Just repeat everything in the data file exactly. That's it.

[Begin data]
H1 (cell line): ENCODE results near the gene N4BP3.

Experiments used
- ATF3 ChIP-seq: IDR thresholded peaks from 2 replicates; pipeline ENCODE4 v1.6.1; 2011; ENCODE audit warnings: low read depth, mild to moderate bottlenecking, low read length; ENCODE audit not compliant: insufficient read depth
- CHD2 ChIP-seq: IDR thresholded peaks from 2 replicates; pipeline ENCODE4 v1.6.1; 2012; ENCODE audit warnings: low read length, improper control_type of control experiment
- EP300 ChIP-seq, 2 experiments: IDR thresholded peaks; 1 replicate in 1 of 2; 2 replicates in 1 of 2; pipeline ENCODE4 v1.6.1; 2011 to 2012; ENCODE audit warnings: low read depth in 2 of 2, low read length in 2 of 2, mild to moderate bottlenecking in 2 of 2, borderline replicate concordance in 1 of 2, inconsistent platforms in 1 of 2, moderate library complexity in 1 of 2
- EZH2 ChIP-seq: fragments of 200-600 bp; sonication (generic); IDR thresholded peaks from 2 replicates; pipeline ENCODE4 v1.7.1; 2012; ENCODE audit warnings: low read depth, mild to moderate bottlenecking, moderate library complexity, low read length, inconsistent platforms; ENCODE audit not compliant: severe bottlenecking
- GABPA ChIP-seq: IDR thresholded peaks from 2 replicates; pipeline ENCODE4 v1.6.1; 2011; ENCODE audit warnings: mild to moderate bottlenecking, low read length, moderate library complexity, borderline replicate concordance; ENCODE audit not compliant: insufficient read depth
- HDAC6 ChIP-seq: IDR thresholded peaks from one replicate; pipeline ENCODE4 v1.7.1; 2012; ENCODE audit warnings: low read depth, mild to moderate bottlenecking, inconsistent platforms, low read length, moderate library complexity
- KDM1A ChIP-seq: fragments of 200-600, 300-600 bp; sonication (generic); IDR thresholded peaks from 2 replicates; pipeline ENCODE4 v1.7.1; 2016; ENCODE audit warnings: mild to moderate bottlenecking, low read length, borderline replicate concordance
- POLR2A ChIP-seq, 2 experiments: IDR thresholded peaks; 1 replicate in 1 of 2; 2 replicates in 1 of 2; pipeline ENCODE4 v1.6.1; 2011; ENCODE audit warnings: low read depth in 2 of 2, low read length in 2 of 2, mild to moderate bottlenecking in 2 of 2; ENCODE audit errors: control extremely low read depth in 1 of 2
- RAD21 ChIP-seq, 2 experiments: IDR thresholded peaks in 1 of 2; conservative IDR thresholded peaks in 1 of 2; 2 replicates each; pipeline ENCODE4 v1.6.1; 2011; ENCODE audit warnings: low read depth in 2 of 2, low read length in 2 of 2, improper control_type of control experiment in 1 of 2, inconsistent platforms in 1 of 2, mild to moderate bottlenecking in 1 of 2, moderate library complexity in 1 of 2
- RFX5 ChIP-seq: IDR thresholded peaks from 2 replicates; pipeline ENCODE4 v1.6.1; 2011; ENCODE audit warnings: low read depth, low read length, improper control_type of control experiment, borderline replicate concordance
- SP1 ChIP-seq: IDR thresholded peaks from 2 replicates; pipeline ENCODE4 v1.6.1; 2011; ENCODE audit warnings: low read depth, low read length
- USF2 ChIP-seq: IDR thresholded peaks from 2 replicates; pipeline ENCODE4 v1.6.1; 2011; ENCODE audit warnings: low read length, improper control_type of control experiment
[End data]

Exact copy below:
H1 (cell line): ENCODE results near the gene N4BP3.

Experiments used
- ATF3 ChIP-seq: IDR thresholded peaks from 2 replicates; pipeline ENCODE4 v1.6.1; 2011; ENCODE audit warnings: low read depth, mild to moderate bottlenecking, low read length; ENCODE audit not compliant: insufficient read depth
- CHD2 ChIP-seq: IDR thresholded peaks from 2 replicates; pipeline ENCODE4 v1.6.1; 2012; ENCODE audit warnings: low read length, improper control_type of control experiment
- EP300 ChIP-seq, 2 experiments: IDR thresholded peaks; 1 replicate in 1 of 2; 2 replicates in 1 of 2; pipeline ENCODE4 v1.6.1; 2011 to 2012; ENCODE audit warnings: low read depth in 2 of 2, low read length in 2 of 2, mild to moderate bottlenecking in 2 of 2, borderline replicate concordance in 1 of 2, inconsistent platforms in 1 of 2, moderate library complexity in 1 of 2
- EZH2 ChIP-seq: fragments of 200-600 bp; sonication (generic); IDR thresholded peaks from 2 replicates; pipeline ENCODE4 v1.7.1; 2012; ENCODE audit warnings: low read depth, mild to moderate bottlenecking, moderate library complexity, low read length, inconsistent platforms; ENCODE audit not compliant: severe bottlenecking
- GABPA ChIP-seq: IDR thresholded peaks from 2 replicates; pipeline ENCODE4 v1.6.1; 2011; ENCODE audit warnings: mild to moderate bottlenecking, low read length, moderate library complexity, borderline replicate concordance; ENCODE audit not compliant: insufficient read depth
- HDAC6 ChIP-seq: IDR thresholded peaks from one replicate; pipeline ENCODE4 v1.7.1; 2012; ENCODE audit warnings: low read depth, mild to moderate bottlenecking, inconsistent platforms, low read length, moderate library complexity
- KDM1A ChIP-seq: fragments of 200-600, 300-600 bp; sonication (generic); IDR thresholded peaks from 2 replicates; pipeline ENCODE4 v1.7.1; 2016; ENCODE audit warnings: mild to moderate bottlenecking, low read length, borderline replicate concordance
- POLR2A ChIP-seq, 2 experiments: IDR thresholded peaks; 1 replicate in 1 of 2; 2 replicates in 1 of 2; pipeline ENCODE4 v1.6.1; 2011; ENCODE audit warnings: low read depth in 2 of 2, low read length in 2 of 2, mild to moderate bottlenecking in 2 of 2; ENCODE audit errors: control extremely low read depth in 1 of 2
- RAD21 ChIP-seq, 2 experiments: IDR thresholded peaks in 1 of 2; conservative IDR thresholded peaks in 1 of 2; 2 replicates each; pipeline ENCODE4 v1.6.1; 2011; ENCODE audit warnings: low read depth in 2 of 2, low read length in 2 of 2, improper control_type of control experiment in 1 of 2, inconsistent platforms in 1 of 2, mild to moderate bottlenecking in 1 of 2, moderate library complexity in 1 of 2
- RFX5 ChIP-seq: IDR thresholded peaks from 2 replicates; pipeline ENCODE4 v1.6.1; 2011; ENCODE audit warnings: low read depth, low read length, improper control_type of control experiment, borderline replicate concordance
- SP1 ChIP-seq: IDR thresholded peaks from 2 replicates; pipeline ENCODE4 v1.6.1; 2011; ENCODE audit warnings: low read depth, low read length
- USF2 ChIP-seq: IDR thresholded peaks from 2 replicates; pipeline ENCODE4 v1.6.1; 2011; ENCODE audit warnings: low read length, improper control_type of control experiment